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Where there is no law, but every man does what is right in his own eyes, there is the least of real liberty
Henry M. Robert

The price of freedom

Our Ukraine party and Vasyl Stus Memorial Association present electronic version of The People’s War exhibit
17 February, 2011 - 00:00

We still hear, often enough, that the freedom, independence and sovereignty of Ukraine were obtained without a struggle, almost “for free,” so they are actually random and temporary things (the latter point, due to “strategic” considerations, is sometimes skipped in public speeches). But let’s think about it again: aren’t such allegations in large part deliberate historical lies, to put it mildly? After all, everybody who wanted to learn about what superhuman, terrible price was paid for freedom of Ukraine, or wants to do it now, could (and can) do it. And, in the process, he or she can find that freedom deserves defending!

A generalized summary of the Ukrainian people’s war for their own state (together with new documents) was offered to visitors of an electronic version of a museum exhibit, aptly named The People’s War. The presentation took place on February 7 at the Kyiv city branch of the Vasyl Stus Memorial Association’s premises, with support from the political party Our Ukraine and assistance of the President Viktor Yushchenko Institute. The Memorial’s staff put enormous effort into the creation and development of this unique virtual museum, having collected some 70,000 pages of rare, previously unknown documents on the national liberation struggle of the Ukrainian people in the 1917-32 period. The documents were previously kept hidden in the central state and Security Service of Ukraine archives in 18 regions. The exhibit is the result of more than two years of work conducted by scholars of the Kyiv Memorial; more than 350 collections and around 1,500 archive files were digitized and processed by them. The exhibit uses 320 photographs, many of which are exhibited for the first time.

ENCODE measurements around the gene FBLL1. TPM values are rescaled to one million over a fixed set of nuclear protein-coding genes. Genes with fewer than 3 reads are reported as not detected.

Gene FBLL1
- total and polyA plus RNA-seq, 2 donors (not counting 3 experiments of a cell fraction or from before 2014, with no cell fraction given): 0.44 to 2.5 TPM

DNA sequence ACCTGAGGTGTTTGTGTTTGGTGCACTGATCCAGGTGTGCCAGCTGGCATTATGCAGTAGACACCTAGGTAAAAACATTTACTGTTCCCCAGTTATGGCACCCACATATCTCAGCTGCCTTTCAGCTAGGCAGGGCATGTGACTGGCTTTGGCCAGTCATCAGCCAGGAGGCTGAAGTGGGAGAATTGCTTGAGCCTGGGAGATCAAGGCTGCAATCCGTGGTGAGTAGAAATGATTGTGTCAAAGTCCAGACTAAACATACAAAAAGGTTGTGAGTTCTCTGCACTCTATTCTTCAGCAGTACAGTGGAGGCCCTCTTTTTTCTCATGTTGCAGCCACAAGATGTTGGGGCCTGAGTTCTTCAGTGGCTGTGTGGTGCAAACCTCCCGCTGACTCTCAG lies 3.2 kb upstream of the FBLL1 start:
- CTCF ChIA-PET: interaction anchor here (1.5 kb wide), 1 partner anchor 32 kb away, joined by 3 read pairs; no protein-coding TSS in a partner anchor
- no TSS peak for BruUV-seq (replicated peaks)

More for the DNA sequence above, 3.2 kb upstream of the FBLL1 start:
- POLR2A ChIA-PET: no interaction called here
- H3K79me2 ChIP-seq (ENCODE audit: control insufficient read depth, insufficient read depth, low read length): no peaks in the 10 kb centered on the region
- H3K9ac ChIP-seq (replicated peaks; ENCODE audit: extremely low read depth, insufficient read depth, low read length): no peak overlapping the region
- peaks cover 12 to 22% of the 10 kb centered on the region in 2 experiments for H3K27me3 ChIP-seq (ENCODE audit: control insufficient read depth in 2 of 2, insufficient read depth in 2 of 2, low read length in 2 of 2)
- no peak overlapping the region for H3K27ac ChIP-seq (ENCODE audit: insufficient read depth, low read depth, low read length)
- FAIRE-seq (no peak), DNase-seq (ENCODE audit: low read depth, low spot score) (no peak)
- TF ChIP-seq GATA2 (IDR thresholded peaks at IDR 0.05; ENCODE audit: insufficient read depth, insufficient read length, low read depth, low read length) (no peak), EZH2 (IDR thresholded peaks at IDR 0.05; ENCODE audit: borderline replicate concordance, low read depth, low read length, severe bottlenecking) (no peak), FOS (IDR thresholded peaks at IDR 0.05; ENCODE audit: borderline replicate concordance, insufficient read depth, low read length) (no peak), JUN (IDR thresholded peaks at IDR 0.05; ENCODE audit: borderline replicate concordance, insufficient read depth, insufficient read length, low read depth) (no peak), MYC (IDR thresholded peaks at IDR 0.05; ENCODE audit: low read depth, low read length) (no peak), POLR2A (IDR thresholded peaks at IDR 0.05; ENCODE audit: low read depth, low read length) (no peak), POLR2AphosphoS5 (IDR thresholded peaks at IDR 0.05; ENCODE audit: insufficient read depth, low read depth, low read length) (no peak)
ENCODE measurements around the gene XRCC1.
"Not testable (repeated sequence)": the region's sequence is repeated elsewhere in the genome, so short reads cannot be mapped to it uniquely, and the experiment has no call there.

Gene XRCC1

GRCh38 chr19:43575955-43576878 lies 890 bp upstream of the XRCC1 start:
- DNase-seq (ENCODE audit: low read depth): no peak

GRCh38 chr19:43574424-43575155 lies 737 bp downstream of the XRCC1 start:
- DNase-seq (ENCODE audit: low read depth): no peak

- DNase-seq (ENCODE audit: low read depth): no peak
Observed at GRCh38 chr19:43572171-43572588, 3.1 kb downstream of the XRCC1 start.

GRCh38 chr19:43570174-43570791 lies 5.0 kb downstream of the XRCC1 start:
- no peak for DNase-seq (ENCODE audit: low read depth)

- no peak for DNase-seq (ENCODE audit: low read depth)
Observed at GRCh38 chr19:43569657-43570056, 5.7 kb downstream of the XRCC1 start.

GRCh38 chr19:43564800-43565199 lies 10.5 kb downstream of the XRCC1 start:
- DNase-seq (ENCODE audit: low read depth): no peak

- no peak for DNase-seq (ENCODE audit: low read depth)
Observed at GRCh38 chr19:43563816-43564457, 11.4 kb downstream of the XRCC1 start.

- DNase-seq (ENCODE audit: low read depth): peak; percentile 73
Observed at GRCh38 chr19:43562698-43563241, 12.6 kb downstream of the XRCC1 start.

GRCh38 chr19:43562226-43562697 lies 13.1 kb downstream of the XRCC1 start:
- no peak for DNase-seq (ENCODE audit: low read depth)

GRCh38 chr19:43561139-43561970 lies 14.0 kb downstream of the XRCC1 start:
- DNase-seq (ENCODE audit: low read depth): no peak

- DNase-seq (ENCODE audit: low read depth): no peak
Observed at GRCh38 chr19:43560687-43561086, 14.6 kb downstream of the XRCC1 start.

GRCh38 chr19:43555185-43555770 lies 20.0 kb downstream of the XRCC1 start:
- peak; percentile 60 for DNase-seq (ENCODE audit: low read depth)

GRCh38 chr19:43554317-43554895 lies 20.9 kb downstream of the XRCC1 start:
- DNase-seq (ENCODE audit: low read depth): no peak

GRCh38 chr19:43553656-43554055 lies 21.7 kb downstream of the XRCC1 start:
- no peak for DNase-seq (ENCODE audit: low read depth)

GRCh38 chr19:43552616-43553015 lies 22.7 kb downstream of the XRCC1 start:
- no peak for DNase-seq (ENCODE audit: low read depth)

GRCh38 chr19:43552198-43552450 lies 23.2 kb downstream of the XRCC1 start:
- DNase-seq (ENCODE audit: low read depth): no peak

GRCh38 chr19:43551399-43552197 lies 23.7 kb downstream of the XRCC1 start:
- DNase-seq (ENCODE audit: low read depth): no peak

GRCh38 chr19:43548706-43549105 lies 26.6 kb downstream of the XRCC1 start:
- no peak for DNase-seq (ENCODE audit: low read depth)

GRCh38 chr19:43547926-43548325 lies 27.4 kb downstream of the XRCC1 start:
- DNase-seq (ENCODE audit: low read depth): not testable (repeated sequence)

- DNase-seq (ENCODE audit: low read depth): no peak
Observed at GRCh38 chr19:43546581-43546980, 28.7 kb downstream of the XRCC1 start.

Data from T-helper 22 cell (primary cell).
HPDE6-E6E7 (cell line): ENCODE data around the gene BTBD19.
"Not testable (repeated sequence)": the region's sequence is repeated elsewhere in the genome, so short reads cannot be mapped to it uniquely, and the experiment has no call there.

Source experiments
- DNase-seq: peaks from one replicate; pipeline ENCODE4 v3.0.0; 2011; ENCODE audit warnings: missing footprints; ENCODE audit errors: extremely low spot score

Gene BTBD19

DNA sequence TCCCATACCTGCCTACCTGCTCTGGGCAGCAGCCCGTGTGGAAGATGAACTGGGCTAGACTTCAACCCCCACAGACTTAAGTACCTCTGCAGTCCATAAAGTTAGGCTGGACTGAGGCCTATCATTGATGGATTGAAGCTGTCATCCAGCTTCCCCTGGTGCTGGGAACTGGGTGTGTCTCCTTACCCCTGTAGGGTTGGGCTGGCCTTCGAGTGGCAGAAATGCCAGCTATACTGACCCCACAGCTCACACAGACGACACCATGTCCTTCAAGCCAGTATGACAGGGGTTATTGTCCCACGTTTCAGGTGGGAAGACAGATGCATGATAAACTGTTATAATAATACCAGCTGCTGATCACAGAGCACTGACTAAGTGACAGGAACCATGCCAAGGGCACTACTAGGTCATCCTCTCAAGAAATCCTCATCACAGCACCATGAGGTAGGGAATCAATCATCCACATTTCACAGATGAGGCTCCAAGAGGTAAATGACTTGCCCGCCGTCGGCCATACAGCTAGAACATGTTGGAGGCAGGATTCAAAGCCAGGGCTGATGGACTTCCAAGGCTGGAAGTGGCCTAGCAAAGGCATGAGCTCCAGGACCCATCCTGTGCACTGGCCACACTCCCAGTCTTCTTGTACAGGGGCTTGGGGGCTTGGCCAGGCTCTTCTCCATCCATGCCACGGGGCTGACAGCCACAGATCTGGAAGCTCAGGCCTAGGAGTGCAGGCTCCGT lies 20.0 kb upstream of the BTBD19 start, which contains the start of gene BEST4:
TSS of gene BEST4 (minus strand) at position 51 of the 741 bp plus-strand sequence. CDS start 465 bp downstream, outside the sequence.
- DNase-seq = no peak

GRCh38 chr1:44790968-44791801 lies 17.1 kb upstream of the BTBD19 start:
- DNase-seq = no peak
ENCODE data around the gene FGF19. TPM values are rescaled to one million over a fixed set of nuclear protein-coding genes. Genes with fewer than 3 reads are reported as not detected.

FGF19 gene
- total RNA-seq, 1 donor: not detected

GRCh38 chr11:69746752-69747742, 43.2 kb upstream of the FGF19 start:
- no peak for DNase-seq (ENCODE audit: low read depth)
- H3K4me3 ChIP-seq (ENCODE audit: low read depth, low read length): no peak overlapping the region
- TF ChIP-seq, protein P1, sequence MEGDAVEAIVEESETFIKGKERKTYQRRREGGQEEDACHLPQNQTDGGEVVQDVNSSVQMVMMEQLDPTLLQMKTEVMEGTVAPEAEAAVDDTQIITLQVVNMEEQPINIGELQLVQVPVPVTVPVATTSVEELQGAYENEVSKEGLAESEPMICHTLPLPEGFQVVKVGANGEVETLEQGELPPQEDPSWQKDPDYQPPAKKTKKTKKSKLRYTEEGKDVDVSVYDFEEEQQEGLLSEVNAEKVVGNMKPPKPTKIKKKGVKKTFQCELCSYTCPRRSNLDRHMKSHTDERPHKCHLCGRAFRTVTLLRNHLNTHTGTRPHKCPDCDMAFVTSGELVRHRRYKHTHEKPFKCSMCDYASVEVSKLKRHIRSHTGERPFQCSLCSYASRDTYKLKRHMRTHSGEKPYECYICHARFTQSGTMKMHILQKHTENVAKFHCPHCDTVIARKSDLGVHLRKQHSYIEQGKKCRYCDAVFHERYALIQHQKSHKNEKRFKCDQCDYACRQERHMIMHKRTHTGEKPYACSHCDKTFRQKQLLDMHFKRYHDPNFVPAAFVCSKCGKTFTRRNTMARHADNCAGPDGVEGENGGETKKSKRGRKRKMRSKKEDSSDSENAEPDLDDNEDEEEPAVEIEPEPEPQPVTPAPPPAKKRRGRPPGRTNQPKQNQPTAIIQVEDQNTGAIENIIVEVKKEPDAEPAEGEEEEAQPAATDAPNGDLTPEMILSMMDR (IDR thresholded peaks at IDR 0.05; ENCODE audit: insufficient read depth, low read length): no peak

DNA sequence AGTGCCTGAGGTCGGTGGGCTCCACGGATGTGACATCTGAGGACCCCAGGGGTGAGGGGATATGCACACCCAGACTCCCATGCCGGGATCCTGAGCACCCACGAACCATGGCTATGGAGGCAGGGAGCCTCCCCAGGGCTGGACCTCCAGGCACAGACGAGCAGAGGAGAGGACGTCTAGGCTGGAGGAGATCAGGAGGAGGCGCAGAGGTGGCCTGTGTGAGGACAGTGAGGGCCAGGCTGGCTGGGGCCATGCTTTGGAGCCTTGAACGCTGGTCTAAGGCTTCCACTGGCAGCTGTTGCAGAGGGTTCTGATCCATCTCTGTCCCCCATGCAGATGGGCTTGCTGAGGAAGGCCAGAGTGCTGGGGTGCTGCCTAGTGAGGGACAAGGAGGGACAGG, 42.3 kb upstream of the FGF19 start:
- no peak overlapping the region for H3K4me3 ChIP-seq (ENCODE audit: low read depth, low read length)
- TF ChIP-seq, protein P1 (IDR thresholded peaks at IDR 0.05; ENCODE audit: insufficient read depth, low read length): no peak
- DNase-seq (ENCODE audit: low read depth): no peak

The event was attended by former President of Ukraine Viktor Yushchenko, leader of Our Ukraine, former chairman of the Security Service of Ukraine Valentyn Nalyvaichenko, chairman of the Kyiv Memorial Roman Krutsyk, former Foreign Minister of Ukraine Volodymyr Ohryzko, poet and social activist Ivan Drach, and many journalists, as well as international and NGO representatives. Victor Yushchenko stressed that this exhibition is very important and necessary for Ukrainians, because it teaches us national pride, which is essential if our nation is to find its path to the future. Addressing the youth, the third president of Ukraine said: “The stands of this exhibit are for you, they tell the story of your grandfathers and great-grandfathers, of their struggle for freedom.”

Krutsyk described in detail all 24 stands. Their names are enough to reflect their contents: “The Ukrainian awakening (1914-17),” “State-building under the Central Rada,” “The Hetman regime,” “Directory of the Ukrainian People’s Republic,” “Occupation,” “Crimes of the [Communist] Central Committee in Ukraine” (there are quite a lot of new documents at this stand!), “Bolshevik pillaging,” “Destruction of spiritual life” (the stand shows how closely the Bolsheviks monitored religious life – everything was under their control, they blew up, closed and destroyed churches), “Crimes against humanity” ( this stand tells how they surrounded, burned down and destroyed whole villages, which were “infected” by rebellious tendencies). All said, it is only a fraction of the exhibit.

The effect of such measures will not be felt immediately, but it certainly will be in the future. As aptly said by Nalyvaichenko, this exhibit is a WikiLeaks for liars that, unfortunately, currently influence the humanitarian sphere in Ukraine.